The 8 Most Common Questions (and Answers!) About Donor-Advised Funds

Donor-Advised Fund Questions
Community foundations typically answer more questions about donor-advised funds in November and December.

In 2017, 30 percent of all charitable giving occurred in December.

As giving tends to increase as the calendar year winds down, so do questions that come along with charitable gifts.

For community foundations like The San Diego Foundation, this typically means we answer more questions about donor-advised funds in November and December than at any other point during the year.

To help assist San Diegans considering year-end donations, our charitable giving experts have created a list of the 8 most common questions (and answers!) about donor-advised funds:

  1. Can I open a donor-advised fund with non-cash assets?
    The Foundation accepts a wide range of financial assets. In addition to cash, you can donate appreciated securities to your donor-advised fund, including stock, bonds, mutual funds, real estate, life insurance and more, to avoid capital gains tax.
     
  2. What organizations can I support with my donor-advised fund?
    Donor-advised funds at The Foundation support 501(c)3 public charities in good standing.
     
  3. Can the grant purpose from my donor-advised fund benefit a specific individual?
    While community foundations do not permit grants from donor-advised funds to support a specific individual, we can support an individual in their fundraising efforts; i.e., sponsoring an individual in a walk/run to raise money for a cause.
     
  4. If my donor-advised fund is an endowment, can the principal balance of the fund ever be invaded?
    The principal balance of an endowment fund is not spent, which protects the earning power and enables donors to continuously donate earnings or grow endowments by reinvesting them in the principal. Our Investment Committee builds an endowment fund portfolio strategy that targets sustained financial growth to maximize returns for donors. This allows you to grant more money with the purpose of improving the quality of life in San Diego and for the causes you care about now and in the future.
     
  5. Can I roll my IRA into my donor-advised fund if I’m over 70 ½ and it is less than $100,000?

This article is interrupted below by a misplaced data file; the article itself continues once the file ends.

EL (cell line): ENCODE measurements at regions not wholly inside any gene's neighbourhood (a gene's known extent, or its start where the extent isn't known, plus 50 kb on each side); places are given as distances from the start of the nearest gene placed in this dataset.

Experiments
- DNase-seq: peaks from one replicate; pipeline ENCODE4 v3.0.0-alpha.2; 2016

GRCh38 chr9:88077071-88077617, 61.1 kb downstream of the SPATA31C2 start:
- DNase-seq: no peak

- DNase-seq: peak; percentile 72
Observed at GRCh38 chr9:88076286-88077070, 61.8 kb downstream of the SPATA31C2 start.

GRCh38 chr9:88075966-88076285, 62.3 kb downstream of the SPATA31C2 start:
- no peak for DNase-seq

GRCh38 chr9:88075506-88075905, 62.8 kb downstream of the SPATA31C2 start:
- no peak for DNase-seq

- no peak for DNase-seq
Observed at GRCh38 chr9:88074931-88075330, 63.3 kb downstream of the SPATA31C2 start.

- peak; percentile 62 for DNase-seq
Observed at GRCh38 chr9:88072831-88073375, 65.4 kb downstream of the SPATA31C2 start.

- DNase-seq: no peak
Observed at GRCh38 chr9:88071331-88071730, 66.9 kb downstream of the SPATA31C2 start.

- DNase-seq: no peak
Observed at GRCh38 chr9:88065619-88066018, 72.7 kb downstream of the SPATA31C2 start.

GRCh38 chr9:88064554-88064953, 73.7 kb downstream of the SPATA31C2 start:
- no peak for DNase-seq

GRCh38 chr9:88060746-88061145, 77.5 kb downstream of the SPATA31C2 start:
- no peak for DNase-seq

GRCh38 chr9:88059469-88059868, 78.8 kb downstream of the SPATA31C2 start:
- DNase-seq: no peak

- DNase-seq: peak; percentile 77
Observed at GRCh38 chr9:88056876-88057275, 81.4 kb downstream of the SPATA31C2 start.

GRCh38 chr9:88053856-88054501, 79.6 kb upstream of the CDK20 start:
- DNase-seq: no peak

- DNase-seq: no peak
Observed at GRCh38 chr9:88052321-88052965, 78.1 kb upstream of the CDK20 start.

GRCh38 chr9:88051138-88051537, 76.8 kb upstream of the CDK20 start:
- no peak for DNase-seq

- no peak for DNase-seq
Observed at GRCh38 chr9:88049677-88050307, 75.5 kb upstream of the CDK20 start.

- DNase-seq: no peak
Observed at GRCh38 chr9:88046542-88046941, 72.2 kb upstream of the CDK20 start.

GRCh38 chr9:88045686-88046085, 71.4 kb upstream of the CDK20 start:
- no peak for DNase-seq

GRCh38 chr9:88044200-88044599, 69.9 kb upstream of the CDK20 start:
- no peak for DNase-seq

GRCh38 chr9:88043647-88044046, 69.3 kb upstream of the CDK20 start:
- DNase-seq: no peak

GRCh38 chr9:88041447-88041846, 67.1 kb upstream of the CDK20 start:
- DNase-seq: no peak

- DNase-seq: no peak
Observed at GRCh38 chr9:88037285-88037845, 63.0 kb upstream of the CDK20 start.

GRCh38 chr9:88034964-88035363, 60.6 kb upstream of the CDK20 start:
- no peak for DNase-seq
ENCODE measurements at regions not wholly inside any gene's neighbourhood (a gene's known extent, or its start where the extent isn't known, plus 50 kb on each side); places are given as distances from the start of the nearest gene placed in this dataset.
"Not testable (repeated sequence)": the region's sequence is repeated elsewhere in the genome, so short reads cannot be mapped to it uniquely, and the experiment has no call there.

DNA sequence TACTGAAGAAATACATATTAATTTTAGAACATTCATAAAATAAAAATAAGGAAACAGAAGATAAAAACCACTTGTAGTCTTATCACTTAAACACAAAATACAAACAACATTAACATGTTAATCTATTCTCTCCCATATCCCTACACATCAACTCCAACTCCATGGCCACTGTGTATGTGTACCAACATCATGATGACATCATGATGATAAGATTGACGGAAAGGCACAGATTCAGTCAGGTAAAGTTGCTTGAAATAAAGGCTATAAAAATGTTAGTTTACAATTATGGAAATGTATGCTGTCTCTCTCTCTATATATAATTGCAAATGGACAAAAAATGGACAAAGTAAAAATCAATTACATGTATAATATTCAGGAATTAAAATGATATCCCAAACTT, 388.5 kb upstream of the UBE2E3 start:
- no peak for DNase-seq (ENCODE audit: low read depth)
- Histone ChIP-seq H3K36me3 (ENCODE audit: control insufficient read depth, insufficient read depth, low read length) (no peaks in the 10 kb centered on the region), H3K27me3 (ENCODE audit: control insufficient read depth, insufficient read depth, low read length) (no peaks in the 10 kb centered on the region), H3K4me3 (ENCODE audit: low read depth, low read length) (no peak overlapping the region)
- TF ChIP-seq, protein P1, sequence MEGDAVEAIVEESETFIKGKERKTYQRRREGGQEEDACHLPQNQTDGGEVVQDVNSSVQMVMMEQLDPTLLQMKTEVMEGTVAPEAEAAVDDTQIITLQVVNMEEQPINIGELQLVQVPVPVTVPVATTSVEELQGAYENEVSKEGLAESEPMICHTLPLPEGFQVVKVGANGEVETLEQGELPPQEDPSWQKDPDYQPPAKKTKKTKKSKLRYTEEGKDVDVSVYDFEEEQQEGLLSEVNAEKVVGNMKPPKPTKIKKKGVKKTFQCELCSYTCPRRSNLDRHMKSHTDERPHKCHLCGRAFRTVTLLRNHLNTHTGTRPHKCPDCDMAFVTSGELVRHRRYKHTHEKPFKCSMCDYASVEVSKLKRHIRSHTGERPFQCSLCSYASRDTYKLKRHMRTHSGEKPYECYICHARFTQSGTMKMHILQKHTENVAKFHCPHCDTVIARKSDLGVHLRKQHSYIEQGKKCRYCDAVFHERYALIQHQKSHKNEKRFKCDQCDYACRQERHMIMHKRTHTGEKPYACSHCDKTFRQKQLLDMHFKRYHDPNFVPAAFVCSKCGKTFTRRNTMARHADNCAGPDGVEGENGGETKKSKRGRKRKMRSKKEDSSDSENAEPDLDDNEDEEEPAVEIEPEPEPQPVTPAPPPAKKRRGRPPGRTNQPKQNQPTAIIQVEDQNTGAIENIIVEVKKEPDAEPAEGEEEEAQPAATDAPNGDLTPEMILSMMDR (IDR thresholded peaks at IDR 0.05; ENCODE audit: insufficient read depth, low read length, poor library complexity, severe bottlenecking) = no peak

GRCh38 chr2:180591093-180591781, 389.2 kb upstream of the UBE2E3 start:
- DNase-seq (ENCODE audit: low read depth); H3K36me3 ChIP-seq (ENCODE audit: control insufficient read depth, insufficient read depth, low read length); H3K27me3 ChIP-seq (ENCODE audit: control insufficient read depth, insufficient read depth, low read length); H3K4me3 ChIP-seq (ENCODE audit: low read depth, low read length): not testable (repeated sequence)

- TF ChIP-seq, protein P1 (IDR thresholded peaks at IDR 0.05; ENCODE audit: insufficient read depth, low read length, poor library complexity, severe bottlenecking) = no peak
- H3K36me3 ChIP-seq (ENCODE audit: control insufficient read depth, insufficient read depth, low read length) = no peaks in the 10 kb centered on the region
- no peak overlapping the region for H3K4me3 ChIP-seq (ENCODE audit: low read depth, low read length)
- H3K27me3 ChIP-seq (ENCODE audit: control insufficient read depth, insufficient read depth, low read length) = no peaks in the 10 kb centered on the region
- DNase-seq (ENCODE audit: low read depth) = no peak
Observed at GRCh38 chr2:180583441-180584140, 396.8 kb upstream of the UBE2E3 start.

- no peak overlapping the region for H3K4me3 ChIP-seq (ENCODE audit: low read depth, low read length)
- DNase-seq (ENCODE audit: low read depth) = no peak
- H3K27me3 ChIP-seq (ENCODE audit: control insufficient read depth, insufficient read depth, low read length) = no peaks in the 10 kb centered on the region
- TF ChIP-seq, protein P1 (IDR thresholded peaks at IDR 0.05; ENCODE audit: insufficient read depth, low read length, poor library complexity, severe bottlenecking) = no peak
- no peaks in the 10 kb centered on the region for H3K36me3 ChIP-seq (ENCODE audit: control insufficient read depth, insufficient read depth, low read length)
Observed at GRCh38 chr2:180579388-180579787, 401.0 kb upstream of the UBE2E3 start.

Currently, federal law does not permit donor-advised funds to accept money directly from an IRA. However, to eliminate or reduce the impact of required minimum distribution (RMD) income, you can make a qualified charitable distribution (QCD) from your RMD to support scholarship, field-of-interest or designated funds, including programs and funds at The San Diego Foundation. You can also give directly to a nonprofit from an IRA.
     
  6. How do I submit a grant recommendation from my donor-advised fund?
    Submitting a grant recommendation online is the most efficient way. Foundation donors submit grant recommendations via our online donor portal, NetCommunity. Alternatively, donors submit grant recommendations by mail or email. The Foundation processes grants on a weekly basis. Grant recipients typically receive their awards within 4-10 days.
     
  7. Can The Foundation help me decide where to grant?
    Yes. As a community foundation, we bring together the financial resources of individuals, families, agencies and businesses to support nonprofits strengthening our communities. Our charitable giving experts have local insight and community knowledge and connect you with charitably-minded peers to maximize the impact of your gifts. External resources to help guide your grantmaking include GuideStar and Charity Navigator.
     
  8. After I pass away, who decides which organizations my donor-advised fund supports?
    Donor-advised funds provide a unique opportunity for San Diegans wanting to do more with their charitable giving. One of the many benefits of family philanthropy is the opportunity for your children and grandchildren to carry on your legacy through your donor-advised fund. Family members are often named successor advisors to donor-advised funds following the death of the original fund founder or advisor. If no successor advisor is listed, The Foundation makes future grants to nonprofit organization that support the original fund purpose.

Learn More About Donor-Advised Funds